Jamal et al. / Chemistry International 1(1) (2015) 12-16
Received 15 June 2013
Accepted 09 September 2014
Published 05 January 2015
January 2015 issue
Photo-degradation of monoazo dye blue 13 using advanced oxidation process
M. Asghar Jamal1, Majid Muneer1,* and Munawar Iqbal2
1Department of Chemistry, GC University Faisalabad, Pakistan
2National Centre of Excellence in Physical Chemistry, University of Peshawar, Peshawar-25120, Pakistan
*Corresponding author E-mail: email@example.com
The high energy radiation overcome the bonding of solute in a solution and H2O2 acts as an oxidizing agent and generates a free radical in the solution which results in photo-degradation by converting the solute in to simple form and resultantly, colored substance under the effect of photo-degradation becomes colorless. The photo-degradation of monoazo dye Blue 13 in an aqueous solution was investigated using a laboratory scale UV lamp in the presence of H2O2 and for maximum degradation of dye, the independent parameter UV power, UV exposure time, pH and H2O2 concentration were optimized. It was found that neither UV in the presence of H2O2 is able to degrade Blue 13 under optimum condition. The results revealed that the use of both UV and H2O2 have pronounced effect on the discoloration of dyes which could be used for management of textile effluents contain waste dyes.
Keywords: Degradation, Monoazo dye, Oxidation, pH, Hydrogen peroxide
© 2015 International Scientific Organization: All rights reserved.
Azo dyeing is a technique in which an insoluble azoic dye is produced directly onto or within the fibre. This is achieved by treating a fiber with both diazoic and coupling components. With suitable adjustment of dye bath conditions the two components of fiber and dye react to produce the required insoluble azo dye color. This technique of dyeing is unique, in that the final color is controlled by the choice of the diazoic and coupling components (Al-Kadsai and Guan, 2005; Muneer et al., 2012). But the azo dyes are found carcinogenic and now banned by World Health Organization, but traditionally azo dyes are being used in our dye industry now a day. The main problem is the waste water of these dying industries which is disposed off into streams or rivers without any treatment and it not only affect humanity but also the marine life (Manzoor et al., 2013; Ullah et al., 2013). It is the need of time to invent such a method of treatment that degrade the azo groups in water so that they become other small basic molecule and do not harm the nature cycle. In the mean while the water we use will also become safer. The pH value is negative logarithm of hydrogen ion concentration, and has a value of 7 at 25 0C in pure water. The presence of alkali or acid may increase or decrease the pH (Alaton, 2003; Aleboyeg et al., 2005; Islam et al., 2014).
Although pH usually has no direct impact on consumers, it is one of the most important operational water quality parameter. Careful attention of pH control is necessary at all stage of water treatment to ensure satisfactory water clarification and disinfection. pH measurement in water provides a mean of classification of other characteristics or behavior such as corrosive activity or the inter linked factors controlling biological function in body (Ghandour et al., 1985). The structure of C.I Blue 13 Dye is given below
MATERIAL AND METHODS
Chemicals: The commercial CI Blue 13 dye was taken from a local supplier named Haris Dyes and Chemicals Faisalabad and no further purification was done to assure the real conditions at which the dye industry works and the water residual should contain same kind of impurities as it is on commercial scale. Hydrogen peroxide (H2O2) used was 35% V/V. The pH of dye solution was maintained by using dilute HCl (0.1M) and NaOH (0.1M) to the required value.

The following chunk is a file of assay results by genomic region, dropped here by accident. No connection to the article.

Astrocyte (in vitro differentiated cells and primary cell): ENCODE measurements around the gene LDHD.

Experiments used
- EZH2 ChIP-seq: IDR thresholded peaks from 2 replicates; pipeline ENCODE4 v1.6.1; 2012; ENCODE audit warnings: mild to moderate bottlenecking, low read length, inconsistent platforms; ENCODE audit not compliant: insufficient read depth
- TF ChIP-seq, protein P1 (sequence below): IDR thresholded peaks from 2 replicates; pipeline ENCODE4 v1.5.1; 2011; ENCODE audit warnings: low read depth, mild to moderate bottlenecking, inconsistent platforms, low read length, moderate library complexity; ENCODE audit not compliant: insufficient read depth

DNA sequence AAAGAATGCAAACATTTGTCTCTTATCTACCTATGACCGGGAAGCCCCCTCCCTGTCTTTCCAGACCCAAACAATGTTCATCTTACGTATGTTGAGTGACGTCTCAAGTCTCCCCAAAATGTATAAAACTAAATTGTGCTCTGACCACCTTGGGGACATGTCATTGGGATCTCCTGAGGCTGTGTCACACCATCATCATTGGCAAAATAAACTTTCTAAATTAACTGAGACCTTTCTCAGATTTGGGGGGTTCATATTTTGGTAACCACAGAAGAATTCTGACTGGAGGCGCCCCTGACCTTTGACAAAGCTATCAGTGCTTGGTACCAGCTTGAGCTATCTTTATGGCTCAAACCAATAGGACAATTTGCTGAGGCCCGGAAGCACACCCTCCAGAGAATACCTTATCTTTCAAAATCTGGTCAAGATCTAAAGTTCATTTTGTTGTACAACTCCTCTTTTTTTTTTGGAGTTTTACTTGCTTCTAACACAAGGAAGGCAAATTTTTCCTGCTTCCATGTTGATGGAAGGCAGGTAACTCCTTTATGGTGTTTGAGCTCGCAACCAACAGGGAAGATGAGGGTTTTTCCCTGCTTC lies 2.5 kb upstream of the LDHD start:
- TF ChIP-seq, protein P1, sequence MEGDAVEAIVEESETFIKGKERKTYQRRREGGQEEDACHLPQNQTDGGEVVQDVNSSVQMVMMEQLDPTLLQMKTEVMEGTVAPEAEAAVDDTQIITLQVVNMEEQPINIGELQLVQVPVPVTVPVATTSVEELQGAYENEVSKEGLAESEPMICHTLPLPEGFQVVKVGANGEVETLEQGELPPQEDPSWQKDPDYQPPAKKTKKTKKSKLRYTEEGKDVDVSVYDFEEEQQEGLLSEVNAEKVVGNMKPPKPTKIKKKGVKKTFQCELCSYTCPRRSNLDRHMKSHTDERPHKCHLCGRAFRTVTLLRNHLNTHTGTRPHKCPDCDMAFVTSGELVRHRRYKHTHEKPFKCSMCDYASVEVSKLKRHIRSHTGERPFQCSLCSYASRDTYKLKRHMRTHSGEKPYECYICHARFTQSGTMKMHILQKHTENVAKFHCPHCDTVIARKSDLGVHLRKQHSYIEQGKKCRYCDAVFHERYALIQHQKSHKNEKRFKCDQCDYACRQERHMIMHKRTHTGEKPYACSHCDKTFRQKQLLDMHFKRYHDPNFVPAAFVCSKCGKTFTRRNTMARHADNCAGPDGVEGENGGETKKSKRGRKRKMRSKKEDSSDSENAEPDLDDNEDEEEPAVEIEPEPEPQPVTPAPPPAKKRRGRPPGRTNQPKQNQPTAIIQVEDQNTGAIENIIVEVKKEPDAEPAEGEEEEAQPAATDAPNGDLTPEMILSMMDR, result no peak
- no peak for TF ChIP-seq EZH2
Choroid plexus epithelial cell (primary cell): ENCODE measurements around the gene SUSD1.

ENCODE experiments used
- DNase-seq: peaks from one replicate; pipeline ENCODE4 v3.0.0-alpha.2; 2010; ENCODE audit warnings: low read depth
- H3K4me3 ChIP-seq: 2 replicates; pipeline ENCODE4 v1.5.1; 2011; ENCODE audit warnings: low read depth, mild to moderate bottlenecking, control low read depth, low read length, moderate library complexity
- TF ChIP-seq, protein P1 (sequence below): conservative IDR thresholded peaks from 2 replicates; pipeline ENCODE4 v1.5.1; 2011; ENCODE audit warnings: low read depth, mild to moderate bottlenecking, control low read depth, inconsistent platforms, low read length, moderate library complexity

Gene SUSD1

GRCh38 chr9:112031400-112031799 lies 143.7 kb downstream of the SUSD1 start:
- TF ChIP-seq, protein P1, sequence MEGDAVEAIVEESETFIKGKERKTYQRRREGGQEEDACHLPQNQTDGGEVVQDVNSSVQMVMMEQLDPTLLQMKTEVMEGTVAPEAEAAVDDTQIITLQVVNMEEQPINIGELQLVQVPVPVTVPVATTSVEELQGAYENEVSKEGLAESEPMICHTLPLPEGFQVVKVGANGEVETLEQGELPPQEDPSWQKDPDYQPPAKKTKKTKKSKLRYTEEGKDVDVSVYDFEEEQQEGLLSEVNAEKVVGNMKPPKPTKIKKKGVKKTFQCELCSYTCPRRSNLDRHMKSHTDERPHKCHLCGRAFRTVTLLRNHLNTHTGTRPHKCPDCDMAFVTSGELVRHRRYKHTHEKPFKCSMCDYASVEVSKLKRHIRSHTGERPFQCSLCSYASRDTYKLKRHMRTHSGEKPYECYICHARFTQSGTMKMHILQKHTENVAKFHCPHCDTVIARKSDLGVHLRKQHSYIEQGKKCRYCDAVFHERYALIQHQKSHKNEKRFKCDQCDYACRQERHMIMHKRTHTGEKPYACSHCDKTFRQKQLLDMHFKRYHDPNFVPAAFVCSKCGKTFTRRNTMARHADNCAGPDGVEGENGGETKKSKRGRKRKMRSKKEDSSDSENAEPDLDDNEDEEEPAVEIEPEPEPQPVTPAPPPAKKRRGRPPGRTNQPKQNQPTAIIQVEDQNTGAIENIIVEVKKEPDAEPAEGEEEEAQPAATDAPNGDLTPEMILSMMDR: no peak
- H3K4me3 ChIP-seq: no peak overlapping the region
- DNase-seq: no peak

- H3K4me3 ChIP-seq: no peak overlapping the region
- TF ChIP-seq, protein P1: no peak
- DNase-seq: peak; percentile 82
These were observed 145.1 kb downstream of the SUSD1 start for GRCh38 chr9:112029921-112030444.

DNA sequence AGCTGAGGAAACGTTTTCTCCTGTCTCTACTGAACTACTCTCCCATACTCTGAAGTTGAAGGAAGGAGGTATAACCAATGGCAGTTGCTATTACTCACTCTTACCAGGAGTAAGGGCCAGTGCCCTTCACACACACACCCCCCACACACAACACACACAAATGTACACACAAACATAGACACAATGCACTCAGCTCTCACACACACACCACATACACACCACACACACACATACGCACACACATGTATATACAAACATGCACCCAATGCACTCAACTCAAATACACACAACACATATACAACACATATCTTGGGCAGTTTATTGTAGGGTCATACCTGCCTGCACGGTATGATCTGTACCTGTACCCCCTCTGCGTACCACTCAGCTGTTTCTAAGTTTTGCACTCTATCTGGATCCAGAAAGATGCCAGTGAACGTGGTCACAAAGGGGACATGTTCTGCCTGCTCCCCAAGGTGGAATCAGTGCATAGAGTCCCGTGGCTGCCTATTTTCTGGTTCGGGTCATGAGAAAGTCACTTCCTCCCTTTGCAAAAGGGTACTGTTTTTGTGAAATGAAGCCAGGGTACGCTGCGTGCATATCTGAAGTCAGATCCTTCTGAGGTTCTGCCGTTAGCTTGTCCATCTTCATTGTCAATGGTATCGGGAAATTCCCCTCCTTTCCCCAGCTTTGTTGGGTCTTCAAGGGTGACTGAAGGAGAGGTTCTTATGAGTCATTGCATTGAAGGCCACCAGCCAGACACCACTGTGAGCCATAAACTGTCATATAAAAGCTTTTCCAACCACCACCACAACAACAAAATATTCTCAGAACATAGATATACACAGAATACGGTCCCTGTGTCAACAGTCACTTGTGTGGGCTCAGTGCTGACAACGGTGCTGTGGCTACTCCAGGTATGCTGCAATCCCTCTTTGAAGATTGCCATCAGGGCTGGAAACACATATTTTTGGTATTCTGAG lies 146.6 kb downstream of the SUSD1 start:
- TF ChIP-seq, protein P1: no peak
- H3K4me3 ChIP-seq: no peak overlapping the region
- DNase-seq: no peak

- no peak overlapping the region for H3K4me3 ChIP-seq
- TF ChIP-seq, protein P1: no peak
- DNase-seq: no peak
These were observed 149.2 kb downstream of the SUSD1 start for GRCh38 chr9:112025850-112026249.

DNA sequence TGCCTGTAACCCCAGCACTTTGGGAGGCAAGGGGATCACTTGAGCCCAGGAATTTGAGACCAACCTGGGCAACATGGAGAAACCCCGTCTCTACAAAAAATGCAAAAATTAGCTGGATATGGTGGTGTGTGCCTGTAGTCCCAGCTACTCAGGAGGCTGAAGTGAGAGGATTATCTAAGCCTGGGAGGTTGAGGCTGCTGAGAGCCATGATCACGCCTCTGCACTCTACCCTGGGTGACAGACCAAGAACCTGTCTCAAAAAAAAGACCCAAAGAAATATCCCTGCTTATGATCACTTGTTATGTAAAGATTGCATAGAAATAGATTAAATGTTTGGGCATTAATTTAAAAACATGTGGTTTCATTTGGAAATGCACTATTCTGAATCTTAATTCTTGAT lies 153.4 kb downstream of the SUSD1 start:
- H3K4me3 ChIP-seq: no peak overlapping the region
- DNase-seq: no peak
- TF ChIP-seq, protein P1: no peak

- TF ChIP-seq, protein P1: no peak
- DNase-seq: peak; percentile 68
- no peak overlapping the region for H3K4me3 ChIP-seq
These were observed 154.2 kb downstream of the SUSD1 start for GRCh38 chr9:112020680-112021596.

Effect of pH: The pH of each sample was determined by using pH meter (InoLab, wtw series, 720). The pH meter was calibrated by using standard buffer solutions (pH= 10.00 and 7.00) prior to determine the pH of samples. The pH of the samples was measured before and after the UV irradiation.
Determination of maximum wavelength λmax: The maximum wavelength of the dye was determined by using HITACHI U-2800 double beam spectrophotometer. The dye solution was introduced into the sample cell and then spectrophotometer was scanned through all the visible range (780-380nm) of light. The peak of the graph plotted by spectrophotometer shows the wavelength at which the maximum light was absorbed by the sample.
Measurement of absorbance of each sample at λmax: To determine the absorbance of each dye sample at λmax by using spectrophotometer, each solution was scanned at the λmax of CI Blue 13. The spectrophotometer was calibrated by using the distilled water in both reference and sample cells and then absorbance of dye sample at λmax was measured by introducing the dye solution into sample cell instead of distilled water.
Effect of UV light Intensity: To see how the UV light intensity effects the photo-degradation three UV-A tube rods all 6 W and of 254nm were used in UV reactor. Switching on 1, 2 or 3 rods simultaneously 6, 12 and 18 W intensity of UV-A light of 254nm was obtained. In this way the effect of UV light intensity (6, 12, 18 W) was determined by switching on 1, 2 or 3 rods respectively.
RESULTS AND DISCUSSION
The dye sample was analyzed for pH, and colour intensity before and after treatment with UV, H2O2 and UV/H2O2 and response of dye degradation are shown in Fig. 1 and 2. It was revealed from the data that the absorbance of the dye sample was 1.028 at λmax 568nm. After treatment it was observed that there was 0.49-2.43% discoloration when treated with the UV radiation of 6W for different interval of time respectively. Then by changing the UV radiation intensity to 12W, there was 0.88-4.86% discoloration in the dye solution. Bby changing the UV radiation intensity to 18 W, 1.26-7.30% discoloration in dye solution was observed. Similarly, in case of H2O2 used alone, 1.46-7.00% discoloration was observed with different concentration of H2O2 respectively. But when a combination of H2O2 and UV radiation is used, the discoloration jumps to 17.41-34.24% at 6W UV radiation intensity with different concentration of H2O2 and different interval of irradiation time. Similarly, 34.82-66.47% discoloration was observed when 12W UV radiation intensity with different concentration of H2O2 and different interval of time is used. Hence, discoloration reaches to 52.24-99.71% when 18 W UV radiation intensity with different concentration of H2O2 and different interval of time is used.
Fig. 1: Degradation of blue 13 at different hydrogen peroxide concentration, pHs and UV exposure time